When You Should Use a Wet Fly vs. a Dry Fly

When You Should Use a Wet Fly vs. a Dry Fly

The goal of any fishing venture is to reel in as many fish as you possibly can. Two flies assist in your efforts: a wet and dry fly. They both get their name for rather obvious reasons, considering that a dry fly floats on the water, whereas a wet fly sinks beneath the surface. However, do you know when you should use a wet fly vs. a dry fly? Let us guide you.

What's a Dry Fly?

Have you ever noticed that insects hover above the water at a river or lake? If so, then you know what the dry fly is trying to emulate. Being able to simulate organic life on the water's surface is what makes a dry fly so enticing to the fish down below.

Dry flies may not look exactly like bugs in your tackle box, but the shadow they cast is what matters. Trout gets excited when a dry fly is present because they hunt for morsels to scrounge off the surface. A dry fly needs to stay afloat to work its magic, which is why it will usually come with a hackle attached. Plus, it needs to be smaller in stature because even fish will be suspicious if something looks out of place, such as a three-inch-long insect.

What's a Wet Fly?

A wet fly is a jack-of-all-trades lure because it can imitate several lifeforms, including worms, snails, crayfish, and tiny fish. These flies have larger hooks so that they can sink to the depths you desire. Fish can see these under the water and expect a scrumptious meal, although it's just an invitation for them to come ashore.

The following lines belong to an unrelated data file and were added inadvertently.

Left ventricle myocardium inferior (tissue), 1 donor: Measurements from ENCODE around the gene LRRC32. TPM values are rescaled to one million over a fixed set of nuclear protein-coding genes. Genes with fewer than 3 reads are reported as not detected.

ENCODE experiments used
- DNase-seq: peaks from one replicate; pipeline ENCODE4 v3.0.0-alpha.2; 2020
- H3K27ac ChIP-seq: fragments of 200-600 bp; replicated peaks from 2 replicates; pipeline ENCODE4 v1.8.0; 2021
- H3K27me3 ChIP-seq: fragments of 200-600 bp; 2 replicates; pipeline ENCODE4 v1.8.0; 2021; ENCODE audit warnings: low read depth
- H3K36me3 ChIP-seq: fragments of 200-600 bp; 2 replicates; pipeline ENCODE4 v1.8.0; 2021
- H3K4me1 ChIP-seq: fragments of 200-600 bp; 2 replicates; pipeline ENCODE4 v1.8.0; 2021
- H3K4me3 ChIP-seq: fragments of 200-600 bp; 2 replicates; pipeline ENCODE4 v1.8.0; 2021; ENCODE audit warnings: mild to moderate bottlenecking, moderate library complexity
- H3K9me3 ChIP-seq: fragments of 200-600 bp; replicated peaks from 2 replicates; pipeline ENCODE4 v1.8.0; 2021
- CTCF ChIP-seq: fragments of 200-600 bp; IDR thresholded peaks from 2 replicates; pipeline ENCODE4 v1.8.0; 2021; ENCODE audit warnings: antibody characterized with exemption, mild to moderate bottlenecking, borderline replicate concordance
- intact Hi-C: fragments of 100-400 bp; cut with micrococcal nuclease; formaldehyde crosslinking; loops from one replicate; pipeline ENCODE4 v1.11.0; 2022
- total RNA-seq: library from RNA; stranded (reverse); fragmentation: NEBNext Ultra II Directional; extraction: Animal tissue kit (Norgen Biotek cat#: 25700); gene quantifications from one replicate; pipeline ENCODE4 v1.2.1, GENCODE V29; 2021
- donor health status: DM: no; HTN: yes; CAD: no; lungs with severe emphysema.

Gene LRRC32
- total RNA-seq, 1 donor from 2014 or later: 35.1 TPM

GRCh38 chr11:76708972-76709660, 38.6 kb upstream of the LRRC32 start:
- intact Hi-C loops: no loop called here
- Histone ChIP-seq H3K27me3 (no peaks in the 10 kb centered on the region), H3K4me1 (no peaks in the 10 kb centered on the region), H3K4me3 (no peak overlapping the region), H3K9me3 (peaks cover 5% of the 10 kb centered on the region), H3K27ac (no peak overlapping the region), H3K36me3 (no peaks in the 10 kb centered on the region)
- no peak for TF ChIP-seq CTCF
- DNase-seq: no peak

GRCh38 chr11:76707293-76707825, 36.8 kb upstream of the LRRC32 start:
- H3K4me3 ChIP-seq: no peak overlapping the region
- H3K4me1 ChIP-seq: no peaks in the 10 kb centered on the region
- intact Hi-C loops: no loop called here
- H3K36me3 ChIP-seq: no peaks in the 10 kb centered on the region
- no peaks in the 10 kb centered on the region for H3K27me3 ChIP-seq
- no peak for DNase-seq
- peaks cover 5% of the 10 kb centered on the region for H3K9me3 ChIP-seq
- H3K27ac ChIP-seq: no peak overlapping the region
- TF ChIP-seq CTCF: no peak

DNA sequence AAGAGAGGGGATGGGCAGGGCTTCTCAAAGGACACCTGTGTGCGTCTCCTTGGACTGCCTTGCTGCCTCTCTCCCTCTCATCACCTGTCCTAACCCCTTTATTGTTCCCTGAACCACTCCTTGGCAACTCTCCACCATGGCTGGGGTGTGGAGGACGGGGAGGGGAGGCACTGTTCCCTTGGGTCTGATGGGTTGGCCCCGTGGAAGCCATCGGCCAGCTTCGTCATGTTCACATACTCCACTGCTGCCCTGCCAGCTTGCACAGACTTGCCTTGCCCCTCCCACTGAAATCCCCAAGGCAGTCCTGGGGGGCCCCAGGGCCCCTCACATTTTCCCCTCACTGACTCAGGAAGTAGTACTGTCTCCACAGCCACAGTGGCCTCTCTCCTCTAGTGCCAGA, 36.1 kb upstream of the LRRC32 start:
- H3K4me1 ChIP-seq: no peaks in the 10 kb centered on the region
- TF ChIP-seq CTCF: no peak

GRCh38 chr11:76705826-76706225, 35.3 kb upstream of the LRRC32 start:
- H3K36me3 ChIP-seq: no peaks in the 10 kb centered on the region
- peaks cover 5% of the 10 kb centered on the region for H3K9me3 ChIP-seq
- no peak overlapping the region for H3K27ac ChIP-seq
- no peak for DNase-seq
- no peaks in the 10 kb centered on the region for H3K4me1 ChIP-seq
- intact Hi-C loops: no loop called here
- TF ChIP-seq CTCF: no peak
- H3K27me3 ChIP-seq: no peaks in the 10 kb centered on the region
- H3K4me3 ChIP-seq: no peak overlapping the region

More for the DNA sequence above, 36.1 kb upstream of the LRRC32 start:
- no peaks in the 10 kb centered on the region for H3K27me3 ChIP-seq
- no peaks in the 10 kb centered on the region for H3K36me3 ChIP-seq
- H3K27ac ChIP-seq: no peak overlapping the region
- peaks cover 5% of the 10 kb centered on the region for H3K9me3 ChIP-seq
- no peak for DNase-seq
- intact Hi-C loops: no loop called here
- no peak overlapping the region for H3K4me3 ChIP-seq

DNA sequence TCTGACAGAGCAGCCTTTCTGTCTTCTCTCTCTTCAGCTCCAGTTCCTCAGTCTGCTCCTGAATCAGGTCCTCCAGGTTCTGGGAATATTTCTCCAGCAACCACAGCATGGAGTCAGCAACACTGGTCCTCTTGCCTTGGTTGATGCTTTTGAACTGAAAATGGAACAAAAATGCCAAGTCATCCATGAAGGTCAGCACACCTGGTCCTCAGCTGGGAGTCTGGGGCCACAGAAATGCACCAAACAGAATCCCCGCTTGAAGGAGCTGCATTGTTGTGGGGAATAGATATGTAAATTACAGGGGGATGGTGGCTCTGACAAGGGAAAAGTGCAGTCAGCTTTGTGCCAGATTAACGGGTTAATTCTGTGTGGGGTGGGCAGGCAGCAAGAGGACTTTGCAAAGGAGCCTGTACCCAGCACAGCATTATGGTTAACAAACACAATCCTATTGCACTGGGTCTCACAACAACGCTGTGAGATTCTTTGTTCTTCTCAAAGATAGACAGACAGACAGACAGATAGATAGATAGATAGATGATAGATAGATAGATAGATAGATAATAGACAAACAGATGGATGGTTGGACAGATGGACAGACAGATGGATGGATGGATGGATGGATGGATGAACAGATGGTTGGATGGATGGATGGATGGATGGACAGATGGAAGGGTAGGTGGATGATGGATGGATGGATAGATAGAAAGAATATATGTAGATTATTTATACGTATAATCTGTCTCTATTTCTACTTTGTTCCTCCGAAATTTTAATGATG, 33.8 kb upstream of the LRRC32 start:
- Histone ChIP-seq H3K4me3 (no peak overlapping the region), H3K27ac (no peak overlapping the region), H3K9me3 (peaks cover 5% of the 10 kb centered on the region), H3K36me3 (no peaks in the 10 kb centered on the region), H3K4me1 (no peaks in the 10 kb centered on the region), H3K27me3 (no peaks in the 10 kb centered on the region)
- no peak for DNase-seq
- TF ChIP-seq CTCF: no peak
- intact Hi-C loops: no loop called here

When Should I Use a Dry Fly?

Now that you have a basic understanding of the two types of flies, let us educate you on when you should head to your favorite spot with a dry fly:

  • Sunrise and sunset: It can be problematic if the sun shines brightly and reflects on the water's surface. If the fish can't see your dry fly, they won't entertain it.
  • Cloudy days: Using the same logic of a pesky sun, you're better off going on an overcast day. Trout and other species are like vampires of the water, avoiding the light at all costs.
  • Summer: Flies tend to hover above the water more during the summer months, so your dry fly won’t look out of place in that part of the year.

When Should I Use a Wet Fly?

In some instances, using a wet fly is more advantageous. Take your wet fly out if you’re experiencing these circumstances:

  • Bright afternoons: Fish have no qualms looking for food beneath the surface, so sunlight doesn't affect the effectiveness of wet flies.
  • Windy days: The lighter the fly, the harder it is to cast. A wet fly is heavier and works supremely well with a heavier line.
  • Winter: Most fish conserve their energy come wintertime, only poking their heads out when hungry. However, if it looks like they have food right in front of them, they may shimmy their way toward it.

Now that you know when you should use a wet fly vs. a dry fly, you can see that you can plan on fishing all year long. Check out Ed's Fly Shop for these flies and other top-of-the-line materials to make your trip a successful one

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